FIG. 2 shows a feature of the mattress to better support a patient sitting on an edge of the mattress. A cross-linked foam 22 is added under the flanged sides of the mattress 10. Cross-linked foam is a polyethylene closed foam, different from a visco-elastic foam, which has very slow recovery. An example of visco-elastic foam is Tempurpedic® foam. The cross-linked foam is much more dense, stiff and supportive than Tempur foam. Many bed frames have platform components that are not all in the same plane, thus allowing for only a thin layer of foam over these areas. For example the Versa Care® bed frame by Hill-Rom has lips or flanges on the sides of the bed that only allow 2″ of foam. The cross-linked foam works well when used to isolate the patient from these bedside flanges. For example, as little as ˝″ of cross-linked foam in conjunction with 1˝″ of Tempur foam will allow comfort yet prevent bottoming out by the patient. Tempur foam is a nice compliment/interface to the patient but not very effective by itself in a reasonable thickness to protect the patient from localized pressure in these areas. The firmer and denser cross-linked foam has an advantage in that it is a much better isolator of the patient from the metal sides of the bed. The cross-linked foam construction prevents the patient from bottoming out on the frame when seated on an edge of the mattress, which as noted is a problem of prior art visco foam mattresses as shown in FIG. 5. This construction also enables the use of a much lower profile thickness, as tis as just ˝″, which is significant for use in patient care beds with railings and also reduces costs, particularly since Tempur foam in a thickness to prevent bottoming out is more expensive thin a thin layer of cross-linked foam.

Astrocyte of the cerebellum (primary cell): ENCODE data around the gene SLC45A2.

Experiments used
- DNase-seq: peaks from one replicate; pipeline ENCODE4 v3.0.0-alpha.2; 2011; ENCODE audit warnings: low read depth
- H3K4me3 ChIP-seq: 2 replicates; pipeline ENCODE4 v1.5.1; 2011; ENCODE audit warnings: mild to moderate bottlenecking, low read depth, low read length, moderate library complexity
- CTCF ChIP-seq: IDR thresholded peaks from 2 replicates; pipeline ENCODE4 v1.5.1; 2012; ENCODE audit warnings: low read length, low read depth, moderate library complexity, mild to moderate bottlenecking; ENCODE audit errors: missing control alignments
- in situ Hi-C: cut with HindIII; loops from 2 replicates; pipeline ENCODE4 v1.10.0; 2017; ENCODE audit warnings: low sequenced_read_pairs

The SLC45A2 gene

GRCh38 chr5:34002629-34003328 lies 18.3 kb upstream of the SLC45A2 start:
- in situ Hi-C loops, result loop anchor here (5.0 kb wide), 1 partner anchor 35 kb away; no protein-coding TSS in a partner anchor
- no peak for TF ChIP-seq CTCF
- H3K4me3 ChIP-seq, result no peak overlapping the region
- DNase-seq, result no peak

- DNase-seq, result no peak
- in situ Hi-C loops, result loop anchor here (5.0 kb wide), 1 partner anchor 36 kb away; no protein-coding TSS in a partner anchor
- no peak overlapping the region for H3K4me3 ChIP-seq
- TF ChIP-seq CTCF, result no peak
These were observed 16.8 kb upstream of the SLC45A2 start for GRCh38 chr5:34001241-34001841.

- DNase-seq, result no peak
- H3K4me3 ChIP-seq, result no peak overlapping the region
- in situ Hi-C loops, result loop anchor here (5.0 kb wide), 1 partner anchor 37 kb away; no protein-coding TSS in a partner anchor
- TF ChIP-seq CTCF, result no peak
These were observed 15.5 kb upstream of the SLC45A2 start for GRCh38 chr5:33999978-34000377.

The head section 12 includes a firmer more supportive foam. Using a firmer foam in the head section 12, as opposed to the foot section 16 or even the trunk section 14 is often required as the head section 12 may be required to be of a thinner dimension due, again, to the design of the bed frame, particularly in the raised position. If the head portion of the mattress is too thick, it may lean the patient forward in the raised position.

As shown in FIG. 3, a bottom surface plane of the foot section 16 may be disposed higher than a bottom surface plane of the torso section 14. For example, the bottom surface plane of the foot section may be disposed about 0.75″ higher than the bottom surface plane of the torso section 14. In this manner, the mattress 10 more accurately nests with certain bed frame designs, such as the VersaCare bed deck.

With the mattress structure described herein, added features provide for improved support and comfort to the user. The improved mattress is particularly suited for hospitals or other patient care facilities.

While the invention has been described in connection with what is presently considered to be the most practical and preferred embodiments, it is to be understood that the invention is not to be limited to the disclosed embodiments, but on the contrary, is intended to cover various modifications and equivalent arrangements included within the spirit and scope of the appended claims.

Patent Citations
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Referenced by
Citing PatentFiling datePublication dateApplicantTitle
US8595873Dec 8, 2010Dec 3, 2013Hill-Rom Services, Inc.Mattress deflation management
Classifications
U.S. Classification5/722, 5/740, 5/727, 5/613
International ClassificationA47C27/16
Cooperative ClassificationA47C27/15, A47C27/001, A47C27/146
European ClassificationA47C27/15, A47C27/14C4, A47C27/00B
Legal Events
DateCodeEventDescription
Sep 4, 2013FPAYFee payment
Year of fee payment: 4
Sep 8, 2008ASAssignment
Owner name: ANODYNE MEDICAL DEVICE, INC., CALIFORNIA
Free format text: ASSIGNMENT OF ASSIGNORS INTEREST;ASSIGNORS:WYATT, CHARLES CURTIS;SIEGNER, KENNETH SCOTT;REEL/FRAME:021495/0324
Effective date: 20080820
Owner name: ANODYNE MEDICAL DEVICE, INC.,CALIFORNIA
Free format text: ASSIGNMENT OF ASSIGNORS INTEREST;ASSIGNORS:WYATT, CHARLES CURTIS;SIEGNER, KENNETH SCOTT;US-ASSIGNMENT DATABASE UPDATED:20100323;REEL/FRAME:21495/324